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(Mac and O) Mahon (O) Mahony
Note: I have chosen to feature these names for several reasons.
1. I myself am 50% (O) Mahon on my mother's side.
2. There is much confusion regarding these names and I wanted to create a clear picture of how they are (or are not) inter-related.
3. Many people bearing these names have been ripped off because some commercial heraldic companies refuse to consider the fact that there are several septs and also several distinct coats of arms. Almost invariably they will supply the arms of MacMahon of Thomond to any McMahon, Mahon and even O'Mahony without any regard to their ancestry. Perhaps this modest effort will help to compensate.
I have to admit that there are some strange similarities among the coats of arms which I cannot explain. The two most obvious are the sword piercing the fleur-de-lis in the crests of both O'Mahony and MacMahon of Oriel, and the blue lion rampant on a gold field that feature on both the arms of (O) Mahon and (O) Mahony.
(click images below for a full size view, then click "File/Save As" to save it to you hard drive)


The Arms of MacMahon of Thomond (Clare / Limerick)

The Arms of MacMahon of Oriel (mainly Monaghan)

MacMahon - originally Mac Mathghamha, but in contemporary Irish, Mac Mathúna, is one of the best known and distinguished surnames in Ireland. It has to be said that some Mahons may be really MacMahons who simply dropped the prefix. However, as we will see later, most Mahons are of different stock. The name is patronymic in nature, from the personal name Mathghamhuin, which itself is taken from an old Irish word for a bear. There are two distinct septs of MacMahon, each descended from a different Mahon.

The first of these is the sept of MacMahon of Thomond, whose territory, Corcabaskin, was adjacent to the O Briens of Thomond in County Clare and indeed they are "cousins" to the O'Briens, being descended from Mahon who was the son of Murtagh Mor, an O Brien king of Ireland who died in AD 119. The Corcabaskin MacMahons' last chieftain died after the battle of Kinsale, accidentally killed by his own son. Also at Kinsale was Brian MacMahon, who turned traitor and informed the enemy of the Irish plans of attack.

Secondly, we find the MacMahons whose chiefs were lords of Oriel in counties Louth and Monaghan. They reputedly descend from Mahon, ninth in descent from Cairbre an Daimh Airgid (the learned and wealthy), King of Oriel who died in 516 AD. Cairbre was of the line of Kings of Oriel who descended from Conn of the Hundred Battles.

Between them, these two septs account for about 10,000 of the name today in Ireland, and still very much at home in their respective ancestral territories.

The last chieftain of the Ulster MacMahons of Oriel, Hugh Oge MacMahon (1606 - 44), was a lieutenant-colonel in the Spanish army. He inherited a rich estate in County Monaghan and when he returned home in 1641 he became involved with Conor Maguire in the conspiracy to capture Dublin Castle. They were betrayed by Owen O Connolly who had won their confidence. For several years they were imprisoned in the Tower of London. Making a brief escape, they were discovered hiding in Drury Lane and were charged with high treason and executed in 1644.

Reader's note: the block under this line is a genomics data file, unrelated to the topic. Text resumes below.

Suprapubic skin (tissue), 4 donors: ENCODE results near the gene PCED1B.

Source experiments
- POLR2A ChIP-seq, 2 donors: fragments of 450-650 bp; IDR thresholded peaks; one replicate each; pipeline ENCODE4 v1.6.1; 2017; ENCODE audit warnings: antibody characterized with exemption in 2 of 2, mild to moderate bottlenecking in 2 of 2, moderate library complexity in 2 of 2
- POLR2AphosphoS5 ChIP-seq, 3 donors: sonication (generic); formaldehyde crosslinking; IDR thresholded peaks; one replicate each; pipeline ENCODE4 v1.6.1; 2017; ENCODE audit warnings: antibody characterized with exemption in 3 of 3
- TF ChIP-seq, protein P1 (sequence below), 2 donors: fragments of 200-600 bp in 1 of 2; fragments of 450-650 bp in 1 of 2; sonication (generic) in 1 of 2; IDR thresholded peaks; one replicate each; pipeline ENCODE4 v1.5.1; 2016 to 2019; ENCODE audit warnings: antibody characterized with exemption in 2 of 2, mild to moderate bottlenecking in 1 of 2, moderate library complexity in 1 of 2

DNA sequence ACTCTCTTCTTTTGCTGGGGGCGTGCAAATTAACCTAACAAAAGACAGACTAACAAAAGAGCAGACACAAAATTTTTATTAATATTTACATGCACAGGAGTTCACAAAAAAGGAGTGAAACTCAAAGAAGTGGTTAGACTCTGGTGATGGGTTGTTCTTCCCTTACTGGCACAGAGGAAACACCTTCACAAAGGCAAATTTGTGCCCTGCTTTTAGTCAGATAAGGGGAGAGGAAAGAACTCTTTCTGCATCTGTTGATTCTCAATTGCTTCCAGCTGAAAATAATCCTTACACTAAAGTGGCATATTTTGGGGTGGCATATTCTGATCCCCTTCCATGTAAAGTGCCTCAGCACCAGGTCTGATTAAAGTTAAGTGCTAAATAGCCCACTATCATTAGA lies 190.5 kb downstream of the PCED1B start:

Hugh Oge's cousin, Heber MacMahon (1600 - 50), who was born in Monaghan and ordained in Louvain, was Bishop of Down and Connor. He was also deeply involved in politics and was a leading member of the Catholic Confederation that met at Kilkenny. Owen Roe O Neill of Ulster was his trusted friend and, when he died mysteriously in 1650, Bishop Heber MacMahon was made a general. Although he was not expected to demonstrate any military prowess, he took part enthusiastically in some small bloodthirsty battles, which led to his capture and execution. Bishop Heber MacMahon has been absorbed into Irish folklore as a martyr. Of him, O'Hart says

Heber MacMahon, Bishop of Clogher, and General of the Ulster Irish, was a Catholic prelate who took a prominent part in the War 1641-1652, in the interest of Charles I. Clarendon speaks of him as "much superior in parts to any man of that party." He was created Bishop of Clogher in June, 1643. On the death of Owen Roe O'Neill, in November, 1649, he was appointed at Belturbet, Commander of the Ulster Irish, and received his commission from the Earl of Ormond. He immediately put himself at the head of 5,000 foot and 600 horse, and marched to Charlemont, where he issued a manifesto inviting the Scots serving under Coote and Venables to make common cause with the Irish; but only a small number of them joined his standard. On the 21st of June, 1650, he attacked at Scarriffhollis, two miles from Letterkenny, the united forces of Coote and Venables; in the early part of the engagement his troops carried all before them, but they were afterwards defeated and almost annihilated. Major - General O'Cahan, many officers, and 1,500 soldiers were killed on the spot; and Carte says that Colonels Henry Roe O'Neill and Felim O'Neill, Hugh Maguire, Hugh MacMahon, and many more were slain after quarter was given. The Bishop quitted the field with a small party of horse. His fate is related by Clarendon, as follows: - "Next day, in his flight, he had the misfortune, near Enniskilling, to meet with the governor of that town, at the head of a party too strong for him, against which, however, the Bishop defended himself with notable courage; and, after he had received many wounds, he was forced to become a prisoner, upon promise, first, that he should have fair quarter; contrary to which, Sir Charles Coote, as soon as he knew that he (the Bishop) was a prisoner, caused him to be hanged, with all the circumstances of contumely, reproach, and cruelty which he could devise." Cox, in his History of Ireland, says: - "Nor is it amiss to observe the variety and vicissitude of the Irish affairs; for, this very Bishop (MacMahon), and those officers whose heads were now placed on the walls of Derry, were within less than a year before confederate with Sir Charles Coote, raised the siege of that city, and were jovially merry at his table, in the quality of friends."